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Woodworking For Home Improvement: Where To Begin

Let’s say you were looking forward to an all-boys evening at your friend’s Sam. You guys love to play cards on these occasions. This time, Sam started to brag about his new passion: woodworking. He pointed to the table you were playing on and proudly informed the gang that it was his own hands’ work. It got worse: one after the other, the other guys told stories about their own woodworking adventures. Even worse: they found out that you are the only dummy who hasn’t a clue and spent the rest of the evening cracking jokes at your ineptitude.

They got on your nerves so much.  So for a while, you rather used a bonus to play poker online all alone. To hell with this story that a real man must know his way about table saws and power tools by default. The idea, though, kept bugging you. Woodworking is fun. And it is so cool when you can take home improvement into your own hands. To say nothing about sparing a few bucks on furniture items.

Ok, now you have changed your mind and are ready to become a joiner. How difficult is it? Which projects to try first? Which tools do you need to begin with?

 

With baby steps, you can’t go wrong.

Do not look down on simple projects. You have all the time in the world to become a pro. Trying something too complicated, to begin with, could discourage you, in case of failure.

Before trying more challenging projects, familiarize yourself with wood, hand tools, basic operations. It will also help you to stay on the cheap side while you make all possible mistakes. Getting something wrong is the best way to get it right next time. But don’t go ruining costly wood or breaking high-end tools just for the sake of practicing.

 

Beginners kits

What? Those are for babies! Never mind, it’s good training. If you have children, by all means, get them some woodworking kits. And work with them together. It’s quality time, teaches them (and you!) skills and patience. They learn the worth of manual work and reflect on the fact that someone has to make stuff, it doesn’t come ready off the shelf.

There are zillions of lovely wooden objects to be made with beginners’ kits. In any case, you will end up with something useful for your home, or a gadget to make a present for someone. A little train for your baby boy. A jewel box for the lady of your heart. A classy picture frame for your mother’s birthday.

Above all, you will start to see wooden objects as structures composed of several pieces, understand how they fit together, learn structure and proportions. You will also get ideas to develop and reshape for your own creations.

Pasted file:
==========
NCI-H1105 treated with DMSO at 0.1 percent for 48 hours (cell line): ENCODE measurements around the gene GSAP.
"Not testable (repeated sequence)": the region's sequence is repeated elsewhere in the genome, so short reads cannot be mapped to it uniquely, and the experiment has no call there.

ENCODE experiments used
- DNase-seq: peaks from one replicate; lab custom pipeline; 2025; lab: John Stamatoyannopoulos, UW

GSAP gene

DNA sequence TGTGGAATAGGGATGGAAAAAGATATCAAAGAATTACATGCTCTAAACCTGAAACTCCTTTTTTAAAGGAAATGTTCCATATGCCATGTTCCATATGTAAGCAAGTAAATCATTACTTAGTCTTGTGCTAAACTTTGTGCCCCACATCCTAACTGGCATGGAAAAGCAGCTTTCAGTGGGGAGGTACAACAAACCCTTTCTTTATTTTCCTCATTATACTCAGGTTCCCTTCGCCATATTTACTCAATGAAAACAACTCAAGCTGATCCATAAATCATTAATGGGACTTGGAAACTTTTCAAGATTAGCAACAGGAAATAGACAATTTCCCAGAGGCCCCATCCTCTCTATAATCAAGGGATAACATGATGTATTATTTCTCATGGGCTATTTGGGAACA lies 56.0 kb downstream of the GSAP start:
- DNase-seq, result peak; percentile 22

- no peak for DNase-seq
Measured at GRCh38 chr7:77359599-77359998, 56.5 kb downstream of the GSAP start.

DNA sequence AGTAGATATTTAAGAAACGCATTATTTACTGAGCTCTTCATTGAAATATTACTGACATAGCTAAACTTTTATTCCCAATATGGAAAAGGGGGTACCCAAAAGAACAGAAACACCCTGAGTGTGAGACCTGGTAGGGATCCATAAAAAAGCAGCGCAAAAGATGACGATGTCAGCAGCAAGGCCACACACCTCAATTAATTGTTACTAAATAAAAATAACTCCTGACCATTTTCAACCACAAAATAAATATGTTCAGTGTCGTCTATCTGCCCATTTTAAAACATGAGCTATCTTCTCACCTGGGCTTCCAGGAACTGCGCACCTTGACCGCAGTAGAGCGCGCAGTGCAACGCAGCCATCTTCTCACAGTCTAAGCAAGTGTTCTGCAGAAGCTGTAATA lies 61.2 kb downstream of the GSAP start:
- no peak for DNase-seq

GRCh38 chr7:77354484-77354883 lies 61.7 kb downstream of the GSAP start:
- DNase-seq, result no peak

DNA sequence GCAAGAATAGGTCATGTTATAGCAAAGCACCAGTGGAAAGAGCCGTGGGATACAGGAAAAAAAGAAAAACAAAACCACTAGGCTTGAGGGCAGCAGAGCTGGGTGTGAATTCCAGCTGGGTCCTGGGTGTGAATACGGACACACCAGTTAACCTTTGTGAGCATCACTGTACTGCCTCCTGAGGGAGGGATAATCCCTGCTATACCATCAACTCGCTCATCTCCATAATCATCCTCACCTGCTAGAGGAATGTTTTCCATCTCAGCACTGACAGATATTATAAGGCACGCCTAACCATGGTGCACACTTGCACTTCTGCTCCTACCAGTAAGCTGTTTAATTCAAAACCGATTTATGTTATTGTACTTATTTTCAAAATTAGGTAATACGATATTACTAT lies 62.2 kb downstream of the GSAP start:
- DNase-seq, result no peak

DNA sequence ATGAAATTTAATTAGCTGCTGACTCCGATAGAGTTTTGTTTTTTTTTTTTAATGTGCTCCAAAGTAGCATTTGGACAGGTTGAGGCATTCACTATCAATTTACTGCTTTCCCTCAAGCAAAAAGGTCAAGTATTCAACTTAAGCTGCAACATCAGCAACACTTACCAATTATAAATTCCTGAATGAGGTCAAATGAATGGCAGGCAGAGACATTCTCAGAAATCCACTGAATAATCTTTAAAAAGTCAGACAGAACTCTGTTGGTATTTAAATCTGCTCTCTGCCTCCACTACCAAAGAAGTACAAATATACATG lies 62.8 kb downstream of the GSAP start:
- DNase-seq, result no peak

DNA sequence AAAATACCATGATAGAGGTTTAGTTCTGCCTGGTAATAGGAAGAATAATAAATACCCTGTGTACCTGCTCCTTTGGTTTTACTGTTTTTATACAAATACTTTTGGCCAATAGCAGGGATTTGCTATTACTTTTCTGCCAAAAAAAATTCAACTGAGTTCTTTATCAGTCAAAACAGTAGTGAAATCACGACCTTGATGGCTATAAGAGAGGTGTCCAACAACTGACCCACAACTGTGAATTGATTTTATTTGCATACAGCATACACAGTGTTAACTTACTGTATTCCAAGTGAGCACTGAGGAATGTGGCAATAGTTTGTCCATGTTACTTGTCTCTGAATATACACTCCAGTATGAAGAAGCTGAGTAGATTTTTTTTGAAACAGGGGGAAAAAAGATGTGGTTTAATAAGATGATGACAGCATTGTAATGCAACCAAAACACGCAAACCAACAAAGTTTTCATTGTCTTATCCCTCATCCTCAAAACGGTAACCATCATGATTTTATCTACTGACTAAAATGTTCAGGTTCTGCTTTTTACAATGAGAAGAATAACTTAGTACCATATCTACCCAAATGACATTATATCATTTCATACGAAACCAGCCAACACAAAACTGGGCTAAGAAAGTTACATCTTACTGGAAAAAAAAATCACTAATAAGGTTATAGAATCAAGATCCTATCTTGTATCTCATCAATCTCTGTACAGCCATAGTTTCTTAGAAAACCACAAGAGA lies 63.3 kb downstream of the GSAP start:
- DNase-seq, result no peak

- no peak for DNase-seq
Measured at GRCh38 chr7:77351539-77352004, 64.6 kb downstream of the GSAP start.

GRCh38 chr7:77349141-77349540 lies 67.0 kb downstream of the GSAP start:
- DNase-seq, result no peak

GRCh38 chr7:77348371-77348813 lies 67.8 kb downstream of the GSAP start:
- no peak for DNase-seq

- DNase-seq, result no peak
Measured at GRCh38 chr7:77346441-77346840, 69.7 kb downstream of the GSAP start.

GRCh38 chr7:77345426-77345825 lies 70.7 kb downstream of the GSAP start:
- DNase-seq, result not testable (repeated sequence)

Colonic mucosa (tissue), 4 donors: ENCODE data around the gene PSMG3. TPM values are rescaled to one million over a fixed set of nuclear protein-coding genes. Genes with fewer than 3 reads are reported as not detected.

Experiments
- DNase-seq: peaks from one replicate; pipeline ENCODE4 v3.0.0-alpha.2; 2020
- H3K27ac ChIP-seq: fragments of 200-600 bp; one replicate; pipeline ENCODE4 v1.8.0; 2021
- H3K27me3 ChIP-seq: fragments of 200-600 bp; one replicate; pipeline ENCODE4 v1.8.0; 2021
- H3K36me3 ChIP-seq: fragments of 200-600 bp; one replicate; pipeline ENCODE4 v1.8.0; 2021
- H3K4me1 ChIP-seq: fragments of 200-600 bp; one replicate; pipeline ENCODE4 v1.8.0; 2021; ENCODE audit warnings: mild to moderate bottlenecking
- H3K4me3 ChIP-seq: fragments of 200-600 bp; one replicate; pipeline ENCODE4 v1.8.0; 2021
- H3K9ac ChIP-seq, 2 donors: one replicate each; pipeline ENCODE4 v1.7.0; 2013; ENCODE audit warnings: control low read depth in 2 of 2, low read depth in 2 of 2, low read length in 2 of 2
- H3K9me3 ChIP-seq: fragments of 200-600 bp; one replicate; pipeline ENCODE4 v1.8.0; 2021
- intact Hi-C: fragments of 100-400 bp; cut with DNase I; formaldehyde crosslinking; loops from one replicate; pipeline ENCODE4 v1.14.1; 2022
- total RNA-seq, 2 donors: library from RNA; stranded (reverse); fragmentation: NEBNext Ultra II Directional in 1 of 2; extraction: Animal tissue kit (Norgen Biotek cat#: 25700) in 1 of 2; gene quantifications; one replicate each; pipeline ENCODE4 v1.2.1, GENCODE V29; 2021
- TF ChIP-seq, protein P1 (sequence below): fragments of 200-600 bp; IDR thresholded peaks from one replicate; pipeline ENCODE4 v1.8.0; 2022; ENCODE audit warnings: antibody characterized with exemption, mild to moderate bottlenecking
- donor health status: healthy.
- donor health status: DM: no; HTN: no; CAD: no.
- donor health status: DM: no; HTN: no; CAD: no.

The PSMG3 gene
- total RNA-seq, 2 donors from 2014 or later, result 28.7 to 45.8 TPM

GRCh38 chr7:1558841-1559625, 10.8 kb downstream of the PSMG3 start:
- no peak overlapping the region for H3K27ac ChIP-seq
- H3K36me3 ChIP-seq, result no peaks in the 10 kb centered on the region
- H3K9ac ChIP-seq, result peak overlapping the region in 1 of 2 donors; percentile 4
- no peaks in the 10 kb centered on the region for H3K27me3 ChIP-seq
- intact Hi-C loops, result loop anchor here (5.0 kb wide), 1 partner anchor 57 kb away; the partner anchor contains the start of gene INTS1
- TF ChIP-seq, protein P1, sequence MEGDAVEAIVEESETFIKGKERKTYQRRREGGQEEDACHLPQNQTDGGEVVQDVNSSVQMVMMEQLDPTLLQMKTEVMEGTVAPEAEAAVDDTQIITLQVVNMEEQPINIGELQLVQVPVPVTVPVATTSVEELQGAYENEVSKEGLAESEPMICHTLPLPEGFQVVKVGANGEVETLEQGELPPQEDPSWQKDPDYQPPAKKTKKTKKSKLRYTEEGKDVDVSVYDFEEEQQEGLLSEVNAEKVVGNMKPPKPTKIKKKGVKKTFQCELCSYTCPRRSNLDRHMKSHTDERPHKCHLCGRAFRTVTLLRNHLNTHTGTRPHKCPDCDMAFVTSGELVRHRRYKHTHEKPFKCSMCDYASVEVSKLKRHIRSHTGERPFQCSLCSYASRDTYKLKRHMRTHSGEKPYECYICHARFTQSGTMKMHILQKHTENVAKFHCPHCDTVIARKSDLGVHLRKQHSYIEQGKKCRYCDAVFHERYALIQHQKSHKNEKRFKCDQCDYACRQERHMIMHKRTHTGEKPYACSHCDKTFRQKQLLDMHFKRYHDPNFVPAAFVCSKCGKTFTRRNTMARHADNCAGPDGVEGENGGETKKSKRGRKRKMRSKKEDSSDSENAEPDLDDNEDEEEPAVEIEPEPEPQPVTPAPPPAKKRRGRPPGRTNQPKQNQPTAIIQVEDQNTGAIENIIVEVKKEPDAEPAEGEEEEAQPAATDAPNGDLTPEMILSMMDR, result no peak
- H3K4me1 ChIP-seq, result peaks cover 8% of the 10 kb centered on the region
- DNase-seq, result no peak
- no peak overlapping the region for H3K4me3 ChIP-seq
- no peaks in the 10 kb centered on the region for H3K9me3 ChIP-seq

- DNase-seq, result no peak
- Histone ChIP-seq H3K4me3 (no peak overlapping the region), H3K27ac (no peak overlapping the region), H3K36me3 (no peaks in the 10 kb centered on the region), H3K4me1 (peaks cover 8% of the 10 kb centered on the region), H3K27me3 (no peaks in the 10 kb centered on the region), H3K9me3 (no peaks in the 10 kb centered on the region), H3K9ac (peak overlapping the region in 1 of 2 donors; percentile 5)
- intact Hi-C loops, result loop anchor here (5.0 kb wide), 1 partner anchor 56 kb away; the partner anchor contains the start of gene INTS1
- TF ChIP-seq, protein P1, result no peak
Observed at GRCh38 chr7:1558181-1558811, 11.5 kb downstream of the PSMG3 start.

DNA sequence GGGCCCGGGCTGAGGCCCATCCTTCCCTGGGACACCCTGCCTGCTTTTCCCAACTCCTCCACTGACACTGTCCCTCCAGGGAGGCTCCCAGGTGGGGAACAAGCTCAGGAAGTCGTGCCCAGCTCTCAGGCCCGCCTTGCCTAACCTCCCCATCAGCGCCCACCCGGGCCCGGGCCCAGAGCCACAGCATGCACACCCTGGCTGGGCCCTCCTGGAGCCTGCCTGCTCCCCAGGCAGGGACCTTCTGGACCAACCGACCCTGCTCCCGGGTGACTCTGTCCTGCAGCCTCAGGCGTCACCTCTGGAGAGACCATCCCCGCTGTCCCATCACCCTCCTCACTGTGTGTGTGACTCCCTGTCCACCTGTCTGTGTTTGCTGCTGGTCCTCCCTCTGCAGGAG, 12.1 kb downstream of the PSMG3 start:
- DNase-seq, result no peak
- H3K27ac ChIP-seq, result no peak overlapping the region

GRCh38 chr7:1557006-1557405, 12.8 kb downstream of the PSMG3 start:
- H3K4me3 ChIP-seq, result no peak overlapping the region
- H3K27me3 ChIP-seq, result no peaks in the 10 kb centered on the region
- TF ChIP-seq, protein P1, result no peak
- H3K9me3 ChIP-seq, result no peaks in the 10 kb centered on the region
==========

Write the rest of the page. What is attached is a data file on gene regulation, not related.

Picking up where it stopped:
Your first tools

Several genial DIY guys and gals out there will explain to you that they can do almost any type of woodworking project with four or five tools. Can this be true?

Yes, they can. But it does not necessarily mean that you can. Tools are invented by humans all the time to make life easier. Once they find how to do something, they immediately start to search for a way to do it better.

More sophisticated tools can spare you a lot of time. They can help you perform a series of operations more easily. Above all, they can improve your safety. This is, by all means, an important aspect of woodworking.

That said, let’s see what the most essential, minimal setup that you will need for your first projects is.

 

The Workbench

Working with wood without a workbench is like cooking without a kitchen table. You absolutely need this minimal dedicated workspace. It doesn’t need to bee anything fancy or large, to begin with.

You can get a used one. Or a kit to assemble one (see the previous point). Or build it yourself. In any case, make sure it is absolutely flat.

 

Measuring

That is your first act. As trivial as it may sound, measures can make or break your project. Get yourself a 16′ tape measure, or longer. And a speed square (7″ x 7″). You can use a metal or plastic one.

 

Protection

No matter the dimension of your project, always protect:

  • your eyes,
  • your lungs,
  • your ears.

Sawdust and splinters are the threats for the first two, so use goggles and a face mask when performing operations, like sawing, that produce a lot of debris. Earmuffs are necessary when using very noisy tools (sawing, again, for example). Don’t take risks, avoid ear damage.

 

Cutting

Should you use a circular saw, a jigsaw, a miter saw or a saw table? Jigsaws are for cutting along curved lines and irregular shapes. You will need them to make wooden letters, for example. Or whatever other shape or silhouette for decorations.

Miter saws help you make straight cuts at different angles, but they have a width limited by their deck. Saw tables help you keep your wood planks flat and locked more easily than working with a handheld circular saw. But in the end, it all depends on the type of projects you want to do.

 

Joining

Screws or nails? Screws make for sturdier joints, while nails are easier to conceal. In any case, get a good drill that can also serve as a driver, together with a set of driving and drilling bits. They will help you drive the screws in their place. And get a brad nailer. Brads are a thinner gauge of nails that you can use to attach the back of a bookshelf, for example.

For structural joints, you should rather use screws. If you want to use pocket screws, for better aesthetic effect, you will need a Kreg jig too.

 

Finishing

An orbital sander is an essential tool to smooth the surface of your finished work. Once you become more skilled, you can buy a router to round and bevel the edges of your creations: they will look much more sophisticated. If you enjoy painting by hand, to give the final touch, just go ahead. Otherwise, get a spray gun and save a lot of time.

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